vitamin supplements can cause fractures

Vitamins play a crucial role in maintaining good health and preventing various diseases. However, excessive intake of vitamins, especially through supplements, has been a matter of concern for a long time. A recent study published in JAMA Network Open has investigated the association between high intakes of vitamins B6 and B12 and the risk of hip fracture in postmenopausal women.

The study followed 75,864 postmenopausal women in the United States for over 30 years, collecting information on hip fractures, dietary intake of vitamins B6 and B12, and a range of potential confounders. The results showed that both vitamin B6 and B12 were associated with an increased risk of hip fracture. The risk was highest in women with a combined high intake of both vitamins (B6 ≥35 mg/day and B12 ≥20 μg/day), exhibiting an almost 50% increased risk of hip fracture compared with women with a low intake of both vitamins (B6 <2 mg/day and B12 <10 μg/day).

These findings add to the growing body of evidence suggesting that excessive intake of vitamins through supplements can have adverse effects, including an increased risk of fractures. It is important to note that the intakes of vitamins B6 and B12 in this study were far higher than the recommended dietary allowances (RDA). The RDAs for vitamins B6 and B12 are 1.3-1.7 mg/day and 2.4 μg/day, respectively, for adult women.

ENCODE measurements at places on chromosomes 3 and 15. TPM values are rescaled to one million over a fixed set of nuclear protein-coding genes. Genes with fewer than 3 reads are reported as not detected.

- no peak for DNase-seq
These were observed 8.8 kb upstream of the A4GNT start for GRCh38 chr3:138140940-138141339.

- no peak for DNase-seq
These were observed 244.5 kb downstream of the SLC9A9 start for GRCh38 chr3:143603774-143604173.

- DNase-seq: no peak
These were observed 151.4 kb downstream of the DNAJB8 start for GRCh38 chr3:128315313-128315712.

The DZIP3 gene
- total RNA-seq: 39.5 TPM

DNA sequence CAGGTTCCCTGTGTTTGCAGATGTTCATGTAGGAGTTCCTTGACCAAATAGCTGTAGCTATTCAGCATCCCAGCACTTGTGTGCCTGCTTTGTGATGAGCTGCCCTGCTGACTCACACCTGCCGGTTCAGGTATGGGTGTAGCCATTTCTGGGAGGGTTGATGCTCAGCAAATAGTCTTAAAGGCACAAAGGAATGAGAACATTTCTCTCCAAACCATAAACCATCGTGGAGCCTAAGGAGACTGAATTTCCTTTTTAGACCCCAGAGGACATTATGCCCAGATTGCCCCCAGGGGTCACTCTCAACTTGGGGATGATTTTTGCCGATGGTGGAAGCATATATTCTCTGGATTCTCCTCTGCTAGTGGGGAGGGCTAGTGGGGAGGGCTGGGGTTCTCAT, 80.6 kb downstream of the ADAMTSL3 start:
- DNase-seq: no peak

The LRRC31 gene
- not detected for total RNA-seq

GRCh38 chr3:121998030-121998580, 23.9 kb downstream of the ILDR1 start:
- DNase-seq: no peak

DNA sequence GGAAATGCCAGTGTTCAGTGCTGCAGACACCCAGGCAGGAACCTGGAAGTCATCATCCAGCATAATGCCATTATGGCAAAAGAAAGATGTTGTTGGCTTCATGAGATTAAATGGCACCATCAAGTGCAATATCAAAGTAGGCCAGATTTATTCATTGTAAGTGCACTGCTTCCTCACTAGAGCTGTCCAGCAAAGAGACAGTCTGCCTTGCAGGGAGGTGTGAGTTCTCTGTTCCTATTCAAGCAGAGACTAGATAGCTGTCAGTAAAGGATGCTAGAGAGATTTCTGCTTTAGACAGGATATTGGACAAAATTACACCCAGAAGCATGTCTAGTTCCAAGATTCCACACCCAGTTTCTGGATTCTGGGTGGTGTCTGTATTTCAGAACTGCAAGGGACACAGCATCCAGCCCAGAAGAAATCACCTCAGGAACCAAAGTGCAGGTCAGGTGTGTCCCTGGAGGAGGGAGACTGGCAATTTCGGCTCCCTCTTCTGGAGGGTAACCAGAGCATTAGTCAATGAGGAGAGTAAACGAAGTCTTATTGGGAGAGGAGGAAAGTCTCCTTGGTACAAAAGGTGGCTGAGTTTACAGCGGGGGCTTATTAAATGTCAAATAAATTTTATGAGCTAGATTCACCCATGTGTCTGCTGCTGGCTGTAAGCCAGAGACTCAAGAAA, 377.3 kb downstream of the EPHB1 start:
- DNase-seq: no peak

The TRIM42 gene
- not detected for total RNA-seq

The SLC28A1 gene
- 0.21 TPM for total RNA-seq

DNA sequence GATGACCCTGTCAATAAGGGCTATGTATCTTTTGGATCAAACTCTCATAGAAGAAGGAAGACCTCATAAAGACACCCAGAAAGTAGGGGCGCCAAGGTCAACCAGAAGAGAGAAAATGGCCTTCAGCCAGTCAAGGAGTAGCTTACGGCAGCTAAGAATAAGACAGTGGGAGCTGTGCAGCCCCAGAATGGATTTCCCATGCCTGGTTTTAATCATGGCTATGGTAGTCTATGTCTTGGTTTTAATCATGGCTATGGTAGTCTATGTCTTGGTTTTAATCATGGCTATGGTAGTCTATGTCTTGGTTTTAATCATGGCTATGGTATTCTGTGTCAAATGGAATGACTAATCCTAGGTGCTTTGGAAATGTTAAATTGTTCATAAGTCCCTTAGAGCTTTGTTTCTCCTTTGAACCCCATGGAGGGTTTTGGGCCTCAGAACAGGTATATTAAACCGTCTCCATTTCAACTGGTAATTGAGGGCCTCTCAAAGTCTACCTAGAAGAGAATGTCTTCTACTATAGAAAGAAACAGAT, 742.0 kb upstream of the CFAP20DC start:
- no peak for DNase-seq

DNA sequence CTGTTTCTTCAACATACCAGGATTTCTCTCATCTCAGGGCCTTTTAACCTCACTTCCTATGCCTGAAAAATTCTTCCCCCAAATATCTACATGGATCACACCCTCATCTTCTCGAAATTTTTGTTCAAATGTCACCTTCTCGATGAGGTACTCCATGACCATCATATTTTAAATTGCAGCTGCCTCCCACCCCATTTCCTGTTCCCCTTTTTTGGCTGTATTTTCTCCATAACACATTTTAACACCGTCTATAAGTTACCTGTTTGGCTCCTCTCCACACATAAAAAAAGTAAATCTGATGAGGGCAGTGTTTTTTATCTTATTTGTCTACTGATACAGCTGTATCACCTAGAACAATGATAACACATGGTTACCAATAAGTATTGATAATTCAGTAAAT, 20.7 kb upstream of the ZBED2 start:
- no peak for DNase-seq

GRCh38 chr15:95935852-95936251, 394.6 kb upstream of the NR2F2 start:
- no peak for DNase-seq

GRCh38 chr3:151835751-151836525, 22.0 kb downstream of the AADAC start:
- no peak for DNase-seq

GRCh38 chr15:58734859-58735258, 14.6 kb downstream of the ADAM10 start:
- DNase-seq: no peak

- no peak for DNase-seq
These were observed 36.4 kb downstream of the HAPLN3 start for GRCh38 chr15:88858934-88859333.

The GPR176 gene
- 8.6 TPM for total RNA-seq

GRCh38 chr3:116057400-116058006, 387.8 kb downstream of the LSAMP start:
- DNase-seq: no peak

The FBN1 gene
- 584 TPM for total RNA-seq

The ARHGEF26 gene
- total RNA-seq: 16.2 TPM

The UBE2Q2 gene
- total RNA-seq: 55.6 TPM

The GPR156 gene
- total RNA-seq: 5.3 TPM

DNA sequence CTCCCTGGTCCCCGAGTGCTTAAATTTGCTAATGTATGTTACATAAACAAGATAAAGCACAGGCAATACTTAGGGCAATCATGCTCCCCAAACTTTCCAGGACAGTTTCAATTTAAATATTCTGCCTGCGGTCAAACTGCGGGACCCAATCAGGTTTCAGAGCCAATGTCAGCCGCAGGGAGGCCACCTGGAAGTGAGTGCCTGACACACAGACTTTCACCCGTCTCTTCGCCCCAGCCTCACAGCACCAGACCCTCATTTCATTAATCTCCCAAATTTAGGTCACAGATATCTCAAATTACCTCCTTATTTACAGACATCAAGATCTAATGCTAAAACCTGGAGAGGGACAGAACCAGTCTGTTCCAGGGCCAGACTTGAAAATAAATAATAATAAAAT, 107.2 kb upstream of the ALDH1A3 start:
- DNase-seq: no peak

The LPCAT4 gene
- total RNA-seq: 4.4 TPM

It is always advisable to get your vitamins and nutrients from a balanced diet, rather than relying solely on supplements. Foods rich in vitamin B6 include poultry, fish, potatoes, and bananas, while vitamin B12 can be found in animal products such as meat, dairy, and eggs. If you are considering taking a vitamin supplement, it is best to consult with a healthcare professional to determine your individual needs and to avoid any potential adverse effects.

In conclusion, the study highlights the importance of careful and cautious use of vitamin supplements and the need to not exceed the recommended levels. A balanced diet can provide all the vitamins and nutrients that your body needs, and it is always best to consult with a healthcare professional before starting any supplement regimen.

Full article can be found at:

Association of High Intakes of Vitamins B6 and B12 From Food and Supplements With Risk of Hip Fracture Among Postmenopausal Women in the Nurses’ Health Study | Complementary and Alternative Medicine | JAMA Network Open | JAMA Network